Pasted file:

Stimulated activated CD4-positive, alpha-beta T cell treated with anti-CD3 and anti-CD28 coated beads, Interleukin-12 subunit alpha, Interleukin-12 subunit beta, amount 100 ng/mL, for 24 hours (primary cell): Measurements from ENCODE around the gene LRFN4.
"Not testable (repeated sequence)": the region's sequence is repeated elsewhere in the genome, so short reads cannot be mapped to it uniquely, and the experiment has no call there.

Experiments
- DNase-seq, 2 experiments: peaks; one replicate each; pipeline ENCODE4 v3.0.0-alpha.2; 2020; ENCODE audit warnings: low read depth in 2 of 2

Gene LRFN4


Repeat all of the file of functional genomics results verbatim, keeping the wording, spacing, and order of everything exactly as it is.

Stimulated activated CD4-positive, alpha-beta T cell treated with anti-CD3 and anti-CD28 coated beads, Interleukin-12 subunit alpha, Interleukin-12 subunit beta, amount 100 ng/mL, for 24 hours (primary cell): Measurements from ENCODE around the gene LRFN4.
"Not testable (repeated sequence)": the region's sequence is repeated elsewhere in the genome, so short reads cannot be mapped to it uniquely, and the experiment has no call there.

Experiments
- DNase-seq, 2 experiments: peaks; one replicate each; pipeline ENCODE4 v3.0.0-alpha.2; 2020; ENCODE audit warnings: low read depth in 2 of 2

Gene LRFN4